I would first check for any leaks in the cooling system at the radiator, reservoir, radiator cap, coolant hoses, thermostat housing etc. Next you can get a cheap cooalnt tester for a parts store and actually check the coolants protection or cooling level it provides, your thermostat could be bad and not opening properly and would need to be replaced (you could actually check the thermostat in a pot of boiling water to determine function) next if your coolant hasn't been changed in a while or you notice any kind of debris/rust/etc while checking your coolant you should flush your engines cooling system and replace coolant, if your coolant is dirty your radiator could be clogged and not circulating coolant properly, your water pump may be going bad or you may even have a problem with the engine. start with the cooling system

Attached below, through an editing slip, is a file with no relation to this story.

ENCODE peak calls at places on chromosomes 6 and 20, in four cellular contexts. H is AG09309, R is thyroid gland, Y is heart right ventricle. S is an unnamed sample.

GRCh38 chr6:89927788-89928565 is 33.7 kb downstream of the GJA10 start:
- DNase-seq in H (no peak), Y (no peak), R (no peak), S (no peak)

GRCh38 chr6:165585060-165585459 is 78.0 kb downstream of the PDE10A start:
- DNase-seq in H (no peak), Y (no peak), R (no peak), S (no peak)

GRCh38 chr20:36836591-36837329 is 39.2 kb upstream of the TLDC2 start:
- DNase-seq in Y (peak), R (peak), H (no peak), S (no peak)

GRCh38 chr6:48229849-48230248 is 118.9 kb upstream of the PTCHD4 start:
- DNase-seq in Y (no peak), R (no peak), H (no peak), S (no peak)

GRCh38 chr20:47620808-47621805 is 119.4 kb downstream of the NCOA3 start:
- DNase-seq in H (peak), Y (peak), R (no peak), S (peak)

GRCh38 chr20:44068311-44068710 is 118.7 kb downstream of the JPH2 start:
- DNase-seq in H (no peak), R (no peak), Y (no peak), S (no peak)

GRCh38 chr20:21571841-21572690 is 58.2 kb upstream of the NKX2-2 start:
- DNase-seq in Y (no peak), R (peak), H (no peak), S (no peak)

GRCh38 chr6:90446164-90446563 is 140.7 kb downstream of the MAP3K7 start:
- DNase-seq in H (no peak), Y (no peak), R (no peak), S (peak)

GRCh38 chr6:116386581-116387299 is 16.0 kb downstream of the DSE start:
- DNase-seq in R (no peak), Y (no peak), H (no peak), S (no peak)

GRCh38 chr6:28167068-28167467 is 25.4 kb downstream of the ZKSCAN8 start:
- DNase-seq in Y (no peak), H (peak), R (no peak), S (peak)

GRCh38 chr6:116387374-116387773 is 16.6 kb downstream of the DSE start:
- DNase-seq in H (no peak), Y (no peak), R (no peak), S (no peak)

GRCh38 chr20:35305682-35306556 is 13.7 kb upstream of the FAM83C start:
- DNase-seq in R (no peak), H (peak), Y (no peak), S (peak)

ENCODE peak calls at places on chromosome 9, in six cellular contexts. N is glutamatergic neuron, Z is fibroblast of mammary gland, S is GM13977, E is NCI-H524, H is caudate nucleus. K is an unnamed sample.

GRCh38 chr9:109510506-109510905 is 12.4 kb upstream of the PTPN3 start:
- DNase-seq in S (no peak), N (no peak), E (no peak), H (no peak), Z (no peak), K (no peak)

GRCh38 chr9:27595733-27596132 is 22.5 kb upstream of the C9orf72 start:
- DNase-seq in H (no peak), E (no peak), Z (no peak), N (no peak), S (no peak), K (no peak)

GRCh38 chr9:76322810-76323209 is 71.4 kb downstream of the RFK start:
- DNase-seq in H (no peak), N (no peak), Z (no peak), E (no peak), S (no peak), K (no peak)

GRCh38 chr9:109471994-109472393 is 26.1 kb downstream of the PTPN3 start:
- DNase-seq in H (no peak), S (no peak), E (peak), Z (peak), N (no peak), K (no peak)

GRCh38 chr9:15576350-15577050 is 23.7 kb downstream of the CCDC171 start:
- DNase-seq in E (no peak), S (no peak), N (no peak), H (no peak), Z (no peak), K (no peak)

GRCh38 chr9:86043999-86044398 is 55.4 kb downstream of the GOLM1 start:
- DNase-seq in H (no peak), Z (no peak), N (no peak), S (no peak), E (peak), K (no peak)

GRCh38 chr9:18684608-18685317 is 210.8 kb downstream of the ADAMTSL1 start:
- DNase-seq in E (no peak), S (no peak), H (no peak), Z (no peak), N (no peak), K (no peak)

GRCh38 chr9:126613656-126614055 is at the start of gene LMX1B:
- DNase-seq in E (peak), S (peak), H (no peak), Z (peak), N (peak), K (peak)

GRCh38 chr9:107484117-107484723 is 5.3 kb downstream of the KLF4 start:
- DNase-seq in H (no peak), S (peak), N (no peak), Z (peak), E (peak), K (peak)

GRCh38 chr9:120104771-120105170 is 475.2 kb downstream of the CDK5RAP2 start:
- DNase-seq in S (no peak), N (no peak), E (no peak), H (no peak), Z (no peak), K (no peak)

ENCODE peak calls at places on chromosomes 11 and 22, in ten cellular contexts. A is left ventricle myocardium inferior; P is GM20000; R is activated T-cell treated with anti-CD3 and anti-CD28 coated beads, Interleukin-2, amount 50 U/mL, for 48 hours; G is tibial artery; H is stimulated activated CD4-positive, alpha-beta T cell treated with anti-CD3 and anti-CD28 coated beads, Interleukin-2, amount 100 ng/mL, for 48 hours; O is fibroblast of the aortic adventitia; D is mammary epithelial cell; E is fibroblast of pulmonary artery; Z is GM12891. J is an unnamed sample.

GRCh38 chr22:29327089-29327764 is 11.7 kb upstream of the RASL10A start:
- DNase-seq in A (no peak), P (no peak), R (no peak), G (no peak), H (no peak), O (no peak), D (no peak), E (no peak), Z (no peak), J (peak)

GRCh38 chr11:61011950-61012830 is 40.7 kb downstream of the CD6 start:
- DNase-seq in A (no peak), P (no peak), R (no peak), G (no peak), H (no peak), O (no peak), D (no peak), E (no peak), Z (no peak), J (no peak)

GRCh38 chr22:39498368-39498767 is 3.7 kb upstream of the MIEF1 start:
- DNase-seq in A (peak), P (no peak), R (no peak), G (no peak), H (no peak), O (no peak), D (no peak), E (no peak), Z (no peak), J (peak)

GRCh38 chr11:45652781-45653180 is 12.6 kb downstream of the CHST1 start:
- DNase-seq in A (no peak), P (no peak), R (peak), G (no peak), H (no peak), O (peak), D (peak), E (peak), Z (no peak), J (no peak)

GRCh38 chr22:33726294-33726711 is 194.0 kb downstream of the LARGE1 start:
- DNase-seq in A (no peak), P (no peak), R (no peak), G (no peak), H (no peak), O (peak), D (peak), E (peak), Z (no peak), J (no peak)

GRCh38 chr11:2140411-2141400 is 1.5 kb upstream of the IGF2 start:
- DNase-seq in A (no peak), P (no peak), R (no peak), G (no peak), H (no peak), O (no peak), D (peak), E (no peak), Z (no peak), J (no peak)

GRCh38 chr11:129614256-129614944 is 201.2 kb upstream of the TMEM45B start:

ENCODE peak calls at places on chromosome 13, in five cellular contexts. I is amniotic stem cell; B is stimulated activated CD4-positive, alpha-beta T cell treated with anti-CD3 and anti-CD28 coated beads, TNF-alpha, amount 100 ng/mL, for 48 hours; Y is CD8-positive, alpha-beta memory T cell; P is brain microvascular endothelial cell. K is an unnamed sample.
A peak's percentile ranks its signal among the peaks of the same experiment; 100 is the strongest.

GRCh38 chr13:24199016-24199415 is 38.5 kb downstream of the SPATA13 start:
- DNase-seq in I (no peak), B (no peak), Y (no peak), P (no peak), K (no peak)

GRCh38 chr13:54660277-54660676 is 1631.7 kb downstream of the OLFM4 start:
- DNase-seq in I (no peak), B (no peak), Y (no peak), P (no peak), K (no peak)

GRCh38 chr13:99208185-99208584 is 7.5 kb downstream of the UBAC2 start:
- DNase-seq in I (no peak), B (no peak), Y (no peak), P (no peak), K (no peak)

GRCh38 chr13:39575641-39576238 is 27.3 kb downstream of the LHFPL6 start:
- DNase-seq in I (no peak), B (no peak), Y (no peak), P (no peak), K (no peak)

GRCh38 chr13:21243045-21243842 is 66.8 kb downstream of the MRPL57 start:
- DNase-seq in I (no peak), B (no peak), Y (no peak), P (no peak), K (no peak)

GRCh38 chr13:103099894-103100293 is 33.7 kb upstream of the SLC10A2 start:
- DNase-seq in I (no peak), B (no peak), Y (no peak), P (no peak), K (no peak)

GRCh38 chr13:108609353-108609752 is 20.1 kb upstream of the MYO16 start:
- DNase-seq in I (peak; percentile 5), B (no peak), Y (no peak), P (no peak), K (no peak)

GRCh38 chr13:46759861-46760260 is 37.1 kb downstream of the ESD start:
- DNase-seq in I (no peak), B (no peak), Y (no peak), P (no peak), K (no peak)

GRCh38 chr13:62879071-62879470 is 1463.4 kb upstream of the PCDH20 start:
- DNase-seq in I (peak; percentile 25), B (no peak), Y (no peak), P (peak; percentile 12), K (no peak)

Posted on Aug 04, 2009

  • 2 Answers

SOURCE: all of my coolant leaked

once all the coolant leaks out your temp gage wont be accurate because there is no contact with coolant and the sensor that takes the temp reading. broken serpentine belt, weak belt tentioner, clogged cooling system

Posted on Oct 17, 2010

  • 54 Answers

SOURCE: started overheating one day when idling, but hit

Sounds like you have a leak somewhere. A good place to check first is the heater core. It is on the passenger side under the dash. Check the floor carpet and under the carpet if it is wet or any signs of antifreeze. If so than your heater core is leaking, and since you don't have heat it is of course broken. This could also the the reason why you have bubbly coolant, with air leaking into the system.

I would start with that.

Good Luck! :)

Posted on Nov 04, 2010

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2000 lincoln ls overheats. Changed t stat and waterpump. Boiling in driverside reservoir. Passenger reservoir look like fluids mixed. Car have heat

With engine cold remove radiator cap. Start engine and look for bubbles in cooling fluid. Bubbles mean blown head gasket.